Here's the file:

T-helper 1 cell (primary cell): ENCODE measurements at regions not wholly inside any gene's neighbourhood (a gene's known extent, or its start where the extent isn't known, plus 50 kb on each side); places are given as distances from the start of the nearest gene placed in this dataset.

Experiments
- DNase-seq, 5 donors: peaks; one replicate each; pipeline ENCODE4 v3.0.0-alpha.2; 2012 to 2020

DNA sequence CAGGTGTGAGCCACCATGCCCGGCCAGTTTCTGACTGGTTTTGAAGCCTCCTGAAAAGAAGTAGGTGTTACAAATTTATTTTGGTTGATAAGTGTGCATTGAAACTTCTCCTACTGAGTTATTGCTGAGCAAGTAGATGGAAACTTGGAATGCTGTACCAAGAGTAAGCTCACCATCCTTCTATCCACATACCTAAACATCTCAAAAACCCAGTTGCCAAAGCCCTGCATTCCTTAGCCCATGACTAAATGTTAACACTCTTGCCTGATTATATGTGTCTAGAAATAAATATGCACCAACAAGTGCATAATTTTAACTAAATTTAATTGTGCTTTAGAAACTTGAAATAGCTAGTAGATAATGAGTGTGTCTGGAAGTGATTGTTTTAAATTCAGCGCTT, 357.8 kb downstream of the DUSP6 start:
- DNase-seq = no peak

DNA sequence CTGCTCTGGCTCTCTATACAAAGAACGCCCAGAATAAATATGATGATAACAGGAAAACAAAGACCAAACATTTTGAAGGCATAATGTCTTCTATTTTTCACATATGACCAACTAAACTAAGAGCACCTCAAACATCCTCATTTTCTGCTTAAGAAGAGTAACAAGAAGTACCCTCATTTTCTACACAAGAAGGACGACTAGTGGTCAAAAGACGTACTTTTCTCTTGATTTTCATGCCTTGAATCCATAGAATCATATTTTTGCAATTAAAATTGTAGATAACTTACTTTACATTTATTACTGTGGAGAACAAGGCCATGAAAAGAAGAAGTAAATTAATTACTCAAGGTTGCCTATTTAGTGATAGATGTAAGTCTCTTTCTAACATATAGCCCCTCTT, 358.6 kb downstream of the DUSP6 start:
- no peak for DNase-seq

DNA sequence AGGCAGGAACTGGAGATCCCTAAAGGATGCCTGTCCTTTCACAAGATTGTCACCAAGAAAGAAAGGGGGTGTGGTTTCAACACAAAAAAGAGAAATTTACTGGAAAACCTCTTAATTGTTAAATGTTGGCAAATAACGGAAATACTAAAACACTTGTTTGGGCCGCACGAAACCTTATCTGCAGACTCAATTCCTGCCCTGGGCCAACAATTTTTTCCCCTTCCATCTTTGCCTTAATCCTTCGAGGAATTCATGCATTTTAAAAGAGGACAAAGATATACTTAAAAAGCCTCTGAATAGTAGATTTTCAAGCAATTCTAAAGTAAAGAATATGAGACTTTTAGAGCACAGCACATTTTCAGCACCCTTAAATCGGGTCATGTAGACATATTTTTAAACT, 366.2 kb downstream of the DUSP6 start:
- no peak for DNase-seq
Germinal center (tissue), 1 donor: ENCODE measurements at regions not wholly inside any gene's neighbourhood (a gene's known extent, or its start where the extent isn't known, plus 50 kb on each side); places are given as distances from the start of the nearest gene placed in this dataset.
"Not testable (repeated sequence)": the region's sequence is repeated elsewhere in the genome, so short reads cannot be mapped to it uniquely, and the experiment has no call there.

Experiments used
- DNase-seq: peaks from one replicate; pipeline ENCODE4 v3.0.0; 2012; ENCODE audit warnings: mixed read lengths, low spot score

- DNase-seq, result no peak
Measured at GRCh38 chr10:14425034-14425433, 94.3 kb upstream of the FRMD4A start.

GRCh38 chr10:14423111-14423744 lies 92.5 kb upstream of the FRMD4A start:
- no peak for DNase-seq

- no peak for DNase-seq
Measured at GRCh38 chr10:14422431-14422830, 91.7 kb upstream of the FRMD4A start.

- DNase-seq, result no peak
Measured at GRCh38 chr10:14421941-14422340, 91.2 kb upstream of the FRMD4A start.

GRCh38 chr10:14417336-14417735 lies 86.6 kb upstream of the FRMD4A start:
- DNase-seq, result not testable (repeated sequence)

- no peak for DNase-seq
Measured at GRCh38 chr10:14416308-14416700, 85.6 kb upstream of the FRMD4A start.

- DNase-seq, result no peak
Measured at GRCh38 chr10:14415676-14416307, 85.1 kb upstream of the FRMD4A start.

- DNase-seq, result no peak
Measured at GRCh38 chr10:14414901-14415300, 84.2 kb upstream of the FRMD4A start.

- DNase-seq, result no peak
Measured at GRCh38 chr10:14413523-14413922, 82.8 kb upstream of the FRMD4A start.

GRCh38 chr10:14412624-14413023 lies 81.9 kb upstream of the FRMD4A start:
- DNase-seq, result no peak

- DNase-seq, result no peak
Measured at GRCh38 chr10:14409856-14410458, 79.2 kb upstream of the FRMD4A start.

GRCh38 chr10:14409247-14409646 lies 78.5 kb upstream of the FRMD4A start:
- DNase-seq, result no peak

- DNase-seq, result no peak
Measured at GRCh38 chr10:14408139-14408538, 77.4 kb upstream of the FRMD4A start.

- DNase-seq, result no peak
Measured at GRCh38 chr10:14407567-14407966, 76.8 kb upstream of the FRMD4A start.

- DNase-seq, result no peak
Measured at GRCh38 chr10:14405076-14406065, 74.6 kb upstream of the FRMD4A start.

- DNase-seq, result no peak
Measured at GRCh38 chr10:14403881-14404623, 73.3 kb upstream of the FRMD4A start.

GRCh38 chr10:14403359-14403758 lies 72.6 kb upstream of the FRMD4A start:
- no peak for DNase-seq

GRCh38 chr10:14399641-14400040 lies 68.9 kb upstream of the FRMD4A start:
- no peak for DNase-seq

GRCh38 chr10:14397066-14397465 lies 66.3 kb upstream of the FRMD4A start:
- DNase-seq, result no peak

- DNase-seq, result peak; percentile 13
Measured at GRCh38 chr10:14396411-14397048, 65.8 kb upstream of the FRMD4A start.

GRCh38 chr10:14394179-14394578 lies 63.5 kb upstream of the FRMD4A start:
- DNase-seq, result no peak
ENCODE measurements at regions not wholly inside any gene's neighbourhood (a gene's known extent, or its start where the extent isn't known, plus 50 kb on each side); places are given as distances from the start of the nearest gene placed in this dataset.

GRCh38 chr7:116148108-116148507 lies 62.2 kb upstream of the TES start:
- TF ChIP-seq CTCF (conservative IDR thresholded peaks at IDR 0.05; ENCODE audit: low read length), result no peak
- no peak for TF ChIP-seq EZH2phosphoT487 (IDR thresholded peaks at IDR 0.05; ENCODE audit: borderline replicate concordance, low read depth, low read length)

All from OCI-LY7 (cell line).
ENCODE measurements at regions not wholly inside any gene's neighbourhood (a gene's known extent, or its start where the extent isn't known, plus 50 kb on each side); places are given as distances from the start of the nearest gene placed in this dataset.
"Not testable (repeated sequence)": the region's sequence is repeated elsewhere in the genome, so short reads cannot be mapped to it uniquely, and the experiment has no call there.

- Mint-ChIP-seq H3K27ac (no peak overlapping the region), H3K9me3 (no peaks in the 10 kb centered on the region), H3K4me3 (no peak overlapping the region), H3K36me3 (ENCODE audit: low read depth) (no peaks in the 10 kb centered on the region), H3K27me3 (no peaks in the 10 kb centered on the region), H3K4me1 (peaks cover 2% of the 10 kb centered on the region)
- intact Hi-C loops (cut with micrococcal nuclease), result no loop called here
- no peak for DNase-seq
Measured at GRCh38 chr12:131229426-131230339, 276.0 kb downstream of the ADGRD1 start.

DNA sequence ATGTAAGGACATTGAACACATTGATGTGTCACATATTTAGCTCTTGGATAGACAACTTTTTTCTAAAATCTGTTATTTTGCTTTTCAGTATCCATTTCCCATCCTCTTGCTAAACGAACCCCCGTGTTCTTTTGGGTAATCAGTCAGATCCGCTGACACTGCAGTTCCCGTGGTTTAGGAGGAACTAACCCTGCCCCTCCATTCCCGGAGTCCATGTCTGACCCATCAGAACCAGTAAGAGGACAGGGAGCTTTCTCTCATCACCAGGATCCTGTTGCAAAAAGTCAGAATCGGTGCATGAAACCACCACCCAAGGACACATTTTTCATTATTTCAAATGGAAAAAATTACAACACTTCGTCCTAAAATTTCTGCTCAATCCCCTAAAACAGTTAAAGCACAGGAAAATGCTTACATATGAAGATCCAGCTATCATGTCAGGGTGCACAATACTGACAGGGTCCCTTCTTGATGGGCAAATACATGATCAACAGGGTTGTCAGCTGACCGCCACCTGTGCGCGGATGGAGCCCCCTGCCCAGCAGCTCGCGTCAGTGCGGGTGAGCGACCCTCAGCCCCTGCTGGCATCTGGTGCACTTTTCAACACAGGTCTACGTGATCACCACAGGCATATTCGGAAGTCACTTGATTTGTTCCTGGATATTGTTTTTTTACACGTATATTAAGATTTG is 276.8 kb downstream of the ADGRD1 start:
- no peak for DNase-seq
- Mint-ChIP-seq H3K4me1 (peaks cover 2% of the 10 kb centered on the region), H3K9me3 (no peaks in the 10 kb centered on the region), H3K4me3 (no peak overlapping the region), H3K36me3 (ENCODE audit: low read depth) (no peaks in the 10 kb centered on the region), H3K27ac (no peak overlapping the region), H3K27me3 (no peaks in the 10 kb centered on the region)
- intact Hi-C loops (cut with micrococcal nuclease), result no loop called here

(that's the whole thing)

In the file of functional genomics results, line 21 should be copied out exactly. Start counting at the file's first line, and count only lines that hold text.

Measured at GRCh38 chr10:14421941-14422340, 91.2 kb upstream of the FRMD4A start.